"Un pour tous, tous pour un"

Translation: “All for one, one for all,” the famous rallying cry of the three musketeers. Ironically, the phrase was introduced by the one character who was not part of the title trio–D’Artagnan. That’s only one of the surprises I got when reading this classic.

A copy of Alexandre Dumas’s The Three Musketeers had been patiently waiting for well over a year for me to pick it up. I kept reading other books because, let’s face it, it was written in 1844, meaning tediously verbose descriptions that I would have to skim or skip altogether.

Boy, was I thrilled to find instead lots of action and plenty of snappy dialogue—just my style. Even better, the stiff, macho musketeers I anticipated were superior swordsmen to be sure. But they were also flawed and funny players whose eccentricities were thoroughly endearing.

Set in France around 120 years before the story’s publication, the tale pits the soldiers loyal to the king against the guards of the royal advisor, Cardinal Richelieu. There is plenty of dueling—at the slightest provocation, actually—romance, and intrigue within the court of Louis XIII. The plot twists are fast-paced and fascinating, holding my attention all the way through. In fact, I read the entire book (635 pages) in three days.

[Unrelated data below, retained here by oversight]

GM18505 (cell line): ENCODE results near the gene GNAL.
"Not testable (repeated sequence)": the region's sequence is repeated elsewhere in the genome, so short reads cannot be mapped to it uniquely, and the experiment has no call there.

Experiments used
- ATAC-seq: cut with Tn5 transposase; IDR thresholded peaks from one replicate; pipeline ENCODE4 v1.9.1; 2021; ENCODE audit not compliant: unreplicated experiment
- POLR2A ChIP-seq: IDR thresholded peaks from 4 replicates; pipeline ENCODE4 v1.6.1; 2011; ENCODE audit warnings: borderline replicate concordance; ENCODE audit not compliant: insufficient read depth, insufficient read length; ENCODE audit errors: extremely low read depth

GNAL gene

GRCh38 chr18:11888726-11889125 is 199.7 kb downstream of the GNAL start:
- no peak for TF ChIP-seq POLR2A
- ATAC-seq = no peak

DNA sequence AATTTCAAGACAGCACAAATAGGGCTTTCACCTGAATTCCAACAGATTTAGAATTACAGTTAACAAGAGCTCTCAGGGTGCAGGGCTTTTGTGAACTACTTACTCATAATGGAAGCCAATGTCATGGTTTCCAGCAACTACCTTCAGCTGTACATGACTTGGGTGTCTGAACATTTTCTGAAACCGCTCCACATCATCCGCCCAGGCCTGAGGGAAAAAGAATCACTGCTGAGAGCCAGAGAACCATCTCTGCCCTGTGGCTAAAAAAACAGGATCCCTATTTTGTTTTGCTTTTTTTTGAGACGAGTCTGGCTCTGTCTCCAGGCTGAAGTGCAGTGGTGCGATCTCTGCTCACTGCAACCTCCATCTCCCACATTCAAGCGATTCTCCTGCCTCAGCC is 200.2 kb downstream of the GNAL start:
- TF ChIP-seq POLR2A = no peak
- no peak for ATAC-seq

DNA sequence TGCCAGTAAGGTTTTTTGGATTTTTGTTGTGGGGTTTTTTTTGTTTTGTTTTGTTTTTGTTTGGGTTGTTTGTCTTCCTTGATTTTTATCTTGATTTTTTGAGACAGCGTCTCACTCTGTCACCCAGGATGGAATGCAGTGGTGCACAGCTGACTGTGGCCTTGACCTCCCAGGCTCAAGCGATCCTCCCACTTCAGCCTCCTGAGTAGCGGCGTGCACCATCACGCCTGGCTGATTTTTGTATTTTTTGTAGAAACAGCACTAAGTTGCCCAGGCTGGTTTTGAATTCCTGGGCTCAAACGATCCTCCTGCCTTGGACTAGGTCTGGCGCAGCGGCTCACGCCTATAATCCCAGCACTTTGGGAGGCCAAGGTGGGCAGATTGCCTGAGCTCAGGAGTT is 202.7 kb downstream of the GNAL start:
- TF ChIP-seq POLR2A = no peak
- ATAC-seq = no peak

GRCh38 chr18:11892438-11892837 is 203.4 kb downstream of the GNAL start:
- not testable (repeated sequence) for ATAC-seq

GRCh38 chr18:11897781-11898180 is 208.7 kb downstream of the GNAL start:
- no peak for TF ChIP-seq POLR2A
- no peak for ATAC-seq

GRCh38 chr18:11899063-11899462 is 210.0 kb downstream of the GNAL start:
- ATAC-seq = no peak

We all know about a book’s cover, but I’d also say you can’t tell a book by your stereotypical preconceptions. I highly recommend this book to anyone who loves a great story. And if you’re bothering to read this review, that would likely be you.

4 thoughts on “"Un pour tous, tous pour un"

  1. Thanks for the review, I found you on the Back to the Classics Challenge which I am also participating in. I loved the Count of Monte Cristo as a kid and agree that it was surprisingly action packed and fast paced for a classic. I have been wanting to read Three Musketeers as well and it's still on my to-read list! 3 days to read 635 pages? Whew! Impressive. Look forward to seeing what else you read for this challenge.

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  2. I'm glad you appreciated the review. Before you become too impressed, however, I must admit I'm retired and can do nothing but read, read, read if a book grabs me. Which is what I did. I believe I'll put The Count of Monte Cristo on my “To Be Read” list. Thanks for stopping by.

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